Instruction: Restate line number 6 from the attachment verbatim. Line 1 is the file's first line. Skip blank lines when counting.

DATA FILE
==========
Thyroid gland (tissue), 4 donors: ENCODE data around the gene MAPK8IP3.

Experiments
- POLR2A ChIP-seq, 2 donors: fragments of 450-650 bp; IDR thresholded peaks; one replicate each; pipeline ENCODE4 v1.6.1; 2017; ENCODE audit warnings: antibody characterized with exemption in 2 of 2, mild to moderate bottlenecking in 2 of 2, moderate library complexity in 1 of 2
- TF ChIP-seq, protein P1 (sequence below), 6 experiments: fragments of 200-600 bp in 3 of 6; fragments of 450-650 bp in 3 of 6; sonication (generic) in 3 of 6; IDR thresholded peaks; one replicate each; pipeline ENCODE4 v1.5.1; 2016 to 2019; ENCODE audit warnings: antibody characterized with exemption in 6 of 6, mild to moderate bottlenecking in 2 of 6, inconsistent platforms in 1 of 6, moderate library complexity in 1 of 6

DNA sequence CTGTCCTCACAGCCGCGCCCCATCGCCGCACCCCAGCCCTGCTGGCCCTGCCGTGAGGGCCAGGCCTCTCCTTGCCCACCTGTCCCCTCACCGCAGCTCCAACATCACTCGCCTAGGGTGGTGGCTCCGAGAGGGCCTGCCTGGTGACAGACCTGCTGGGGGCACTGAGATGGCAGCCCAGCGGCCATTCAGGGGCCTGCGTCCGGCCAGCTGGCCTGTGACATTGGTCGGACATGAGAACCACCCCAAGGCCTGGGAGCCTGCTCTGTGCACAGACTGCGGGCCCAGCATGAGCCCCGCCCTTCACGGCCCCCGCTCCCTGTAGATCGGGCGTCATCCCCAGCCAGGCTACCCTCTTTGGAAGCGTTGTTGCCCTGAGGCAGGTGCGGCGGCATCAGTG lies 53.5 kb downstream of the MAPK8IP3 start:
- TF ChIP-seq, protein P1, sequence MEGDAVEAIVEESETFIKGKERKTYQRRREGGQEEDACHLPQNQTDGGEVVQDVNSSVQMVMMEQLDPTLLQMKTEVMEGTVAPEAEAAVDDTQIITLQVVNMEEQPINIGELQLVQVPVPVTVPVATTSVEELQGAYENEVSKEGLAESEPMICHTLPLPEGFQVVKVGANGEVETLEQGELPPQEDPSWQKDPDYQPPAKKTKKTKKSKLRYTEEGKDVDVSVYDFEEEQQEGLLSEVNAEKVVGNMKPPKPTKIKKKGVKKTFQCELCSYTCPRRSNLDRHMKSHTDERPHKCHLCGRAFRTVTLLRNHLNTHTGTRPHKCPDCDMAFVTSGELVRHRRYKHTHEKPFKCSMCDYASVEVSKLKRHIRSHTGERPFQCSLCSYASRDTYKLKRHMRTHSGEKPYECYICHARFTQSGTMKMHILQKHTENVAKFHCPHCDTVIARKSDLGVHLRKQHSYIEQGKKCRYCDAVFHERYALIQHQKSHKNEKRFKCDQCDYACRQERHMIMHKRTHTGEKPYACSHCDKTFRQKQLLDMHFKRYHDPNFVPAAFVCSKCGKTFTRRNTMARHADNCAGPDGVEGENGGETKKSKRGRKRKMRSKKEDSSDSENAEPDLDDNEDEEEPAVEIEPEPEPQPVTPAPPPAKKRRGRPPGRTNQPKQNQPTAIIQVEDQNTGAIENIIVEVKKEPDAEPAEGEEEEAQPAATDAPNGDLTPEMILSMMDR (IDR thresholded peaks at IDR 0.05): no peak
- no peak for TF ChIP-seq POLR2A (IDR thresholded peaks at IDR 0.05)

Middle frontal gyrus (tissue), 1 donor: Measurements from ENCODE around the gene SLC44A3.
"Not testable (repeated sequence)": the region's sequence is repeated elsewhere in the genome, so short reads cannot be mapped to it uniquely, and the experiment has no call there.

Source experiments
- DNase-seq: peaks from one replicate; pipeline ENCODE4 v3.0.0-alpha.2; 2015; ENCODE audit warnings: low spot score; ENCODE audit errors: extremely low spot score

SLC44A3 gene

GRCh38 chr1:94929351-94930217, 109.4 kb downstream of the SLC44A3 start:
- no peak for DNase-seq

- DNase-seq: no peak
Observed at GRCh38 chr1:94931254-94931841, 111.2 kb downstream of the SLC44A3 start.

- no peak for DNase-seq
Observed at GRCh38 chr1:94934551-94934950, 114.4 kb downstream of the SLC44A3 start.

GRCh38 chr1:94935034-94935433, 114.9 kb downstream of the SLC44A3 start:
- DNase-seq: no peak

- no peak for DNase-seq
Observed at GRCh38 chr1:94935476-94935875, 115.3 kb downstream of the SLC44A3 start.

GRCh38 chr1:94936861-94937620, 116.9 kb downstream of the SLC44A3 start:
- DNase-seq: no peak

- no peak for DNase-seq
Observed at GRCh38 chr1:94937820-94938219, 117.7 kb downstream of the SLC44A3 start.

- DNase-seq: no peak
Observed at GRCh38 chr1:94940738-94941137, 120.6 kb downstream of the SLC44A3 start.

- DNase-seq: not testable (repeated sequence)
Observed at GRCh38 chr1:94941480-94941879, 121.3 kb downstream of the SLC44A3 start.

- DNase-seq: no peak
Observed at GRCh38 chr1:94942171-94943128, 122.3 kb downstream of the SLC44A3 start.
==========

- TF ChIP-seq, protein P1, sequence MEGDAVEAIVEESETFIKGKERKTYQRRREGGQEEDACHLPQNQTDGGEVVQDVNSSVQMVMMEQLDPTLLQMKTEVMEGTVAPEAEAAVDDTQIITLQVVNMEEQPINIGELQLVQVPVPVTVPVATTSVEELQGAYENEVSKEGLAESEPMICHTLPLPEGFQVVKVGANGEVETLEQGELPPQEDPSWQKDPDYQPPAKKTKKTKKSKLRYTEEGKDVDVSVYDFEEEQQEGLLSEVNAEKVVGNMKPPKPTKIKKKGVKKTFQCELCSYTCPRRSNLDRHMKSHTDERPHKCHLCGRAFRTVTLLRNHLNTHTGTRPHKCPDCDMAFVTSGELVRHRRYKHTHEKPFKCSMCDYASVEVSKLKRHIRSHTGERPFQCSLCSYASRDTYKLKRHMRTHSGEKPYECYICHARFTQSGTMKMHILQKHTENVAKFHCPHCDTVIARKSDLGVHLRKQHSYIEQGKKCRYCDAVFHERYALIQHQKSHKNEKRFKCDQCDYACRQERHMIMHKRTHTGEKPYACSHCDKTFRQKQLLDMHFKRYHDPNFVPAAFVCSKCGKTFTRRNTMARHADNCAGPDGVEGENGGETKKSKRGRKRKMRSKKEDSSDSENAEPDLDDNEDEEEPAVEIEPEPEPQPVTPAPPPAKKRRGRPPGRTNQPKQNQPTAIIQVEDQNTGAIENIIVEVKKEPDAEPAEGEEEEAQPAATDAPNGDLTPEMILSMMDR (IDR thresholded peaks at IDR 0.05): no peak